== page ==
2021 in Brief

by Charlie Tryon, Maris CEO

2021 has presented more than its fair share of unpredictability and the often daunting realisation that we are at an age-defining point in time. The ongoing COVID-19 pandemic, localised instability in northern Mozambique and South Sudan, and changing weather patterns delivered by climate change presented us with immediate operational challenges. They also triggered lengthy conversations at a strategic level on the role we have to play as a responsible investor committed to long-term growth in Africa. Despite achieving social and environmental impact on a par with ‘impact investors’, we will not be rebranding ourselves as such just yet. Read more about that in my last blog, here.

Despite the challenges of 2021, we have seen a strong recovery across the group. It looks very likely that we will exceed budget for the year with all 5 divisions having seen good growth in 2021,  particularly in the second half of the year. We are set to continue this trajectory into 2022 and are forecasting a record year, by some margin.

Insurgency in Cabo Delgado

Thankfully our team members who went missing in the aftermath of the insurgency in Cabo Delgado all returned safely and the spirit of ‘estamos juntos’ prevailed. We joined forces with Vamoz (Voluntários Anónimos de Moçambique) to donate food and provide support for 743 affected families. The outlook is certainly more promising following the intervention of the Rwandan Defence Force who have cleared the insurgents from their numerous bases along the roads and northern coastal region and scattered them in-land. The root causes of the insurgency remain, but perhaps the rumour UN peacekeeping force will be a sufficient deterrent and allow for the stabilization of Niassa province.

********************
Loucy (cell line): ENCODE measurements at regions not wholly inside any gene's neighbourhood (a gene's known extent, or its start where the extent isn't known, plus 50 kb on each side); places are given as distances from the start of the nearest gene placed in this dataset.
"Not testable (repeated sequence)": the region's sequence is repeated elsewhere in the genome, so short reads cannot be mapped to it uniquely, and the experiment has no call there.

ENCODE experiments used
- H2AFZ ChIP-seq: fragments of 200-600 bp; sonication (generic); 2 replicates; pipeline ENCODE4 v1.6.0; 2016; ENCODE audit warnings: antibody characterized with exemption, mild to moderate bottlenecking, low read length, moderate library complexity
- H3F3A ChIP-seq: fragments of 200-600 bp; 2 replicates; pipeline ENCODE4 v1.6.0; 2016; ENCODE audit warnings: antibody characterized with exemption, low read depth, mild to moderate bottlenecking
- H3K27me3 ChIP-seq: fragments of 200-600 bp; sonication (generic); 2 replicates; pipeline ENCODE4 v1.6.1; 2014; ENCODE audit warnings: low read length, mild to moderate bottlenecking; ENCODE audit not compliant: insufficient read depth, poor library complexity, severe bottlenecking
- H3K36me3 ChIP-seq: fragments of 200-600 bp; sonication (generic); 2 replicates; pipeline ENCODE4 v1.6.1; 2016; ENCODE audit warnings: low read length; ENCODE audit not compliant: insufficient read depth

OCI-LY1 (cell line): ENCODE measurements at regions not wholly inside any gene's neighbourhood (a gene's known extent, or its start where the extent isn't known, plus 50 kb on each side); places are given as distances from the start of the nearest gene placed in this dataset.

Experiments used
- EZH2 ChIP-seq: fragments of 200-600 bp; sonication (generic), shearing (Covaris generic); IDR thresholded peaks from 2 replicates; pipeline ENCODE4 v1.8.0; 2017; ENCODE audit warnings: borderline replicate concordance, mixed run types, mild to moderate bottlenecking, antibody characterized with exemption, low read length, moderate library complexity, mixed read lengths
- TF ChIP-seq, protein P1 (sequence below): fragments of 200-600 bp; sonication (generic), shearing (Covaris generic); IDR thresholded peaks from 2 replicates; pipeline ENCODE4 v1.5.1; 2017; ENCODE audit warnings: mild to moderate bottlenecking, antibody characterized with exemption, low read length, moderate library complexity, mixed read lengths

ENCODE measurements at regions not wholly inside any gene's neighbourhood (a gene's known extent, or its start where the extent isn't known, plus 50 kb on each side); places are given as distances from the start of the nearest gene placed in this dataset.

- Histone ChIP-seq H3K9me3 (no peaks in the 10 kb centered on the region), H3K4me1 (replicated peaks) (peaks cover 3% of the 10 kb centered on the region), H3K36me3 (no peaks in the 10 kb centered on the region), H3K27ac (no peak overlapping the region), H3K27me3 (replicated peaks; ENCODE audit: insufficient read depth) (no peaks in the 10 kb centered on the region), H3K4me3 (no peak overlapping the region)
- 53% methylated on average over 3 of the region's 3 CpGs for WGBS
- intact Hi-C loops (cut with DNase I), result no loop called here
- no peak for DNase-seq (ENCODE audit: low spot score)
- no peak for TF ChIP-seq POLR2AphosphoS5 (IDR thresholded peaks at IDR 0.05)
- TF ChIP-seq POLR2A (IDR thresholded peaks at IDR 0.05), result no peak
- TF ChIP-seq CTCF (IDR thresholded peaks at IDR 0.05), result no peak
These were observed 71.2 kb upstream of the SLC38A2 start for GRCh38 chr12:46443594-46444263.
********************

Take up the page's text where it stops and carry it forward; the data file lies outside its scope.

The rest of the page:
Agriculture, Food and Forestry

Political instability and severe weather events challenged South Sudan once again this year, but Nzara county, where our forestry business Equatoria Teak Company is located remained relatively peaceful and we were able to continue planting trees and implementing the Excelling in Excelsa coffee outgrower programme. Our goal is to rejuvenate a lost industry. One of our farmers was interviewed about it on BBC’s Africa Daily podcast .”It is a sign of hope. And hope is life” he told Alan Kasuja.

Agris launched two new businesses in Nairobi – Evergreen Fresh and Majestic Mushrooms- to service Kenya’s growing middle class with quality, locally-grown fresh produce. Both have grown rapidly and are poised to break-even in early 2022. For the second year running Wakulima Tea Company (WTC) in Tanzania produced more than 6 million kilos of made tea, making it the country’s second largest producer.

Climate-proofing our agricultural operations is critical. A new organic composting project at Evergreen Herbs, taking waste from Majestic Mushrooms and turning it into nutrient-rich compost, is improving soil health and water retention, as well as reducing reliance on chemical inputs. Our vision is to actively manage all Agris food waste by utilising it as animal feed, compost or fertiliser. Evergreen Herbs switched to Sustainable Aviation Fuel (SAF) with Air France-KLM, for export of herbs to Europe.